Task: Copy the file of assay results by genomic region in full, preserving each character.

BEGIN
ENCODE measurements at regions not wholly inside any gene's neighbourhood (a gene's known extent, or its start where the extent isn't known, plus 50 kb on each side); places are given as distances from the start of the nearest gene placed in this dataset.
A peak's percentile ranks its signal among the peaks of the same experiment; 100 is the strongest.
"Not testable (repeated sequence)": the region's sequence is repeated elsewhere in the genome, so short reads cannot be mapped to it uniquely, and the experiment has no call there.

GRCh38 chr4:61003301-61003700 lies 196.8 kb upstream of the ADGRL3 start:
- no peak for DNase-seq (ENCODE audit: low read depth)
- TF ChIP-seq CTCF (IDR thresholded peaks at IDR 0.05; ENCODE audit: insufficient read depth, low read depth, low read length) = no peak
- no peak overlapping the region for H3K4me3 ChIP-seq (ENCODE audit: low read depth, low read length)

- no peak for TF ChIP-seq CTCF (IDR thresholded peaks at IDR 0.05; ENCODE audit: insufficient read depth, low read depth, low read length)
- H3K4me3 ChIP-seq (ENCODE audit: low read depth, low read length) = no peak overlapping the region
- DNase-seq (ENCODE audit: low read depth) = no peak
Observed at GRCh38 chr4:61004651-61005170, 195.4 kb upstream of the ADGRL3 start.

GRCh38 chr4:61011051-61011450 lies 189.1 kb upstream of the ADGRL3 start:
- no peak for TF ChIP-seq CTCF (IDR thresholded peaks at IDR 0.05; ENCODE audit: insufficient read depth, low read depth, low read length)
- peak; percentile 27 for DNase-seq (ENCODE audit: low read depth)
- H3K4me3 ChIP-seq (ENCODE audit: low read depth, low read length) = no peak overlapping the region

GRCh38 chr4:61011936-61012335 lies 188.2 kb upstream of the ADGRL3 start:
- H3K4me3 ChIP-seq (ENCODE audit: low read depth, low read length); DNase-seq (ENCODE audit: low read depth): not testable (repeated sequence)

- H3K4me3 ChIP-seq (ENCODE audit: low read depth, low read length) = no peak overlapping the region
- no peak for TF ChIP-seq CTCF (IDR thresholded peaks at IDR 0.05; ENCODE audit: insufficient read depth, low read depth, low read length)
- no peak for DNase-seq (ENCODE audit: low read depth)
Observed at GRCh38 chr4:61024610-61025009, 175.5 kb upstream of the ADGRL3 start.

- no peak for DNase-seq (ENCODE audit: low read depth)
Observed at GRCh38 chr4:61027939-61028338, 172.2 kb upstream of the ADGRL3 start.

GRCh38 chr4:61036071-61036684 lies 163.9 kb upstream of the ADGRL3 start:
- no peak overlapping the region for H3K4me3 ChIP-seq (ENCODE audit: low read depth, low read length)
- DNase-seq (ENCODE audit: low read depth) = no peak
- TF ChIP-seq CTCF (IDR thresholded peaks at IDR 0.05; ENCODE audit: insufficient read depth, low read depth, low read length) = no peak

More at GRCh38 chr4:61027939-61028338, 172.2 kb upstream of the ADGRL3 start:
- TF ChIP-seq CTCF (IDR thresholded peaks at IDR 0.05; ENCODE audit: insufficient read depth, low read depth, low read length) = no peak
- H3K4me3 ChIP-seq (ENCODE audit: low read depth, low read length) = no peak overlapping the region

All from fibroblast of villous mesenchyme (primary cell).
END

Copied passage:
ENCODE measurements at regions not wholly inside any gene's neighbourhood (a gene's known extent, or its start where the extent isn't known, plus 50 kb on each side); places are given as distances from the start of the nearest gene placed in this dataset.
A peak's percentile ranks its signal among the peaks of the same experiment; 100 is the strongest.
"Not testable (repeated sequence)": the region's sequence is repeated elsewhere in the genome, so short reads cannot be mapped to it uniquely, and the experiment has no call there.

GRCh38 chr4:61003301-61003700 lies 196.8 kb upstream of the ADGRL3 start:
- no peak for DNase-seq (ENCODE audit: low read depth)
- TF ChIP-seq CTCF (IDR thresholded peaks at IDR 0.05; ENCODE audit: insufficient read depth, low read depth, low read length) = no peak
- no peak overlapping the region for H3K4me3 ChIP-seq (ENCODE audit: low read depth, low read length)

- no peak for TF ChIP-seq CTCF (IDR thresholded peaks at IDR 0.05; ENCODE audit: insufficient read depth, low read depth, low read length)
- H3K4me3 ChIP-seq (ENCODE audit: low read depth, low read length) = no peak overlapping the region
- DNase-seq (ENCODE audit: low read depth) = no peak
Observed at GRCh38 chr4:61004651-61005170, 195.4 kb upstream of the ADGRL3 start.

GRCh38 chr4:61011051-61011450 lies 189.1 kb upstream of the ADGRL3 start:
- no peak for TF ChIP-seq CTCF (IDR thresholded peaks at IDR 0.05; ENCODE audit: insufficient read depth, low read depth, low read length)
- peak; percentile 27 for DNase-seq (ENCODE audit: low read depth)
- H3K4me3 ChIP-seq (ENCODE audit: low read depth, low read length) = no peak overlapping the region

GRCh38 chr4:61011936-61012335 lies 188.2 kb upstream of the ADGRL3 start:
- H3K4me3 ChIP-seq (ENCODE audit: low read depth, low read length); DNase-seq (ENCODE audit: low read depth): not testable (repeated sequence)

- H3K4me3 ChIP-seq (ENCODE audit: low read depth, low read length) = no peak overlapping the region
- no peak for TF ChIP-seq CTCF (IDR thresholded peaks at IDR 0.05; ENCODE audit: insufficient read depth, low read depth, low read length)
- no peak for DNase-seq (ENCODE audit: low read depth)
Observed at GRCh38 chr4:61024610-61025009, 175.5 kb upstream of the ADGRL3 start.

- no peak for DNase-seq (ENCODE audit: low read depth)
Observed at GRCh38 chr4:61027939-61028338, 172.2 kb upstream of the ADGRL3 start.

GRCh38 chr4:61036071-61036684 lies 163.9 kb upstream of the ADGRL3 start:
- no peak overlapping the region for H3K4me3 ChIP-seq (ENCODE audit: low read depth, low read length)
- DNase-seq (ENCODE audit: low read depth) = no peak
- TF ChIP-seq CTCF (IDR thresholded peaks at IDR 0.05; ENCODE audit: insufficient read depth, low read depth, low read length) = no peak

More at GRCh38 chr4:61027939-61028338, 172.2 kb upstream of the ADGRL3 start:
- TF ChIP-seq CTCF (IDR thresholded peaks at IDR 0.05; ENCODE audit: insufficient read depth, low read depth, low read length) = no peak
- H3K4me3 ChIP-seq (ENCODE audit: low read depth, low read length) = no peak overlapping the region

All from fibroblast of villous mesenchyme (primary cell).